Tuesday, 28 April 2009


Despite some fine cinematography, symbolic juxtaposition of images and an excellent soundtrack this 1994 film somehow doesn’t come together. It focuses on two brothers, Patrick and Dominic who live a carefree existence in the west of Ireland until they meet Anje, a German girl who they both fall for.
The first part is filmed in Co Kerry (I think) and it is beautifully shot. The brothers live in a ramshackle house, fishing and hunting for their food and generally having an easy time of it. Authority figures, including the parish priest and an aunt, try to interfere, insisting that Dominic, who is in his mid-teens, should be attending school, but the brothers manage to thwart their meddling.
Things change when Anje arrives and agrees to give Dominic lessons at home. She is initially attracted to the older Patrick, although it is clear that Dominic is also infatuated with her. The return of the brothers’ mother, played by Marianne Faithful, from Africa where she had been teaching disrupts the delicate series of inter-relationships, although she is welcomed by Dominic her presence is resented by Patrick who accuses her of having abandoned them only to come sailing back in unannounced.
Patrick and Anje become lovers in David Leane-esque scene (Dr Zhivago/Ryan’s Daughter), intercut with Dominic trying to stop his greyhound Uisce chasing after a white hare and killing it – the symbolic death of the innocence of the three-way relationship and the rural idyll in which they have lived.
The brothers and Anje move to Dublin where Patrick gets work in a shop that supplies churches – candles, statues, chalices and priestly vestments. The urban setting of the big city and Patrick’s tedious job contrast with the earlier rural idle. Things between him and Anje are souring and she is more drawn to Dominic. Patrick realises what is happening and vents his anger on his younger brother who decides to run away to sea, securing his passage on a ship after he bets on the greyhound Uisce winning a race.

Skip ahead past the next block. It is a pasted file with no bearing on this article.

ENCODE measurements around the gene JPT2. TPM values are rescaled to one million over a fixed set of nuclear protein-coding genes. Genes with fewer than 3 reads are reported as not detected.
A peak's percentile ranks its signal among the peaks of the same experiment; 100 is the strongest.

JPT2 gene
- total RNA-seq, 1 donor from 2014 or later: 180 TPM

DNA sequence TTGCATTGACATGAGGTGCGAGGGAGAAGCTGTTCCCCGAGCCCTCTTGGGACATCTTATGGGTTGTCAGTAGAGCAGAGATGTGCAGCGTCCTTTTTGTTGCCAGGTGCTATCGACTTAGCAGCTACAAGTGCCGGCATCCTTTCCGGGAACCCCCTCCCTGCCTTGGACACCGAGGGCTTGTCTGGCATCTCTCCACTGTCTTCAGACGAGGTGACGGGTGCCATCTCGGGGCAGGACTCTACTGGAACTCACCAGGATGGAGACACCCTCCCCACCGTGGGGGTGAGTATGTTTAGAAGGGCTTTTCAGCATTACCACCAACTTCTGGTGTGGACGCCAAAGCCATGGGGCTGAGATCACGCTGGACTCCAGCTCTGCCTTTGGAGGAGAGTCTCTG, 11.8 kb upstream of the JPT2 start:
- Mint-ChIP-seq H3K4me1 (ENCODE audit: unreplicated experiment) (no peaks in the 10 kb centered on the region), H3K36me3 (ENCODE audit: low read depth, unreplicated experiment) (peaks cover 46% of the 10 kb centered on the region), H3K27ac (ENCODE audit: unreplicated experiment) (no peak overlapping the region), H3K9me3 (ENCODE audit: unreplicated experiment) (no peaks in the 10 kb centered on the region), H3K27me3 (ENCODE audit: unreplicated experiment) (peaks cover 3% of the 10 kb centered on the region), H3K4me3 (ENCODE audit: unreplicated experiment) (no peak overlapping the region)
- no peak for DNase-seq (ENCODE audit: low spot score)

First Dominic returns to their west of Ireland home and, in another heavily symbolic scene, torches the cabin where Patrick and Anje consummated their relationship.
Despite Anje’s advances he refuses to become her lover because he does not want to betray his brother, although Patrick still blames him for the break-up when Anje returns to Germany. In the end the brothers are reconciled as Dominic heads off to sea, leaving Patrick with only their dog in Dublin.
The soundtrack is the music of Van Morrison – Moondance, Madame George, Cyprus Avenue and Poetic Champion’s Compose – with the vocals being provided by Brian Kennedy, Shanna Morrison and Marianne Faithful herself with a fine version of Madame George.
The story is based on an early novel by Francis Stuart – The White Hare –the theme of a small utopian community set up as a counter-current and eventually being ripped apart by the waves of consumerism reflected in the rural/urban settings and the fracturing series of relationships between Patrick, Dominic and Anje is typically Stuartian.
Unfortunately the film suffers from some hammy acting and the story seems unsure where it is going and what themes it should be running with. I was left with the impression of a series of well-executed set pieces, linked in with some frankly cringe-worthy scenes and an extended video for the music of Van Morrison – no bad thing, but just not fitting in to the narrative.

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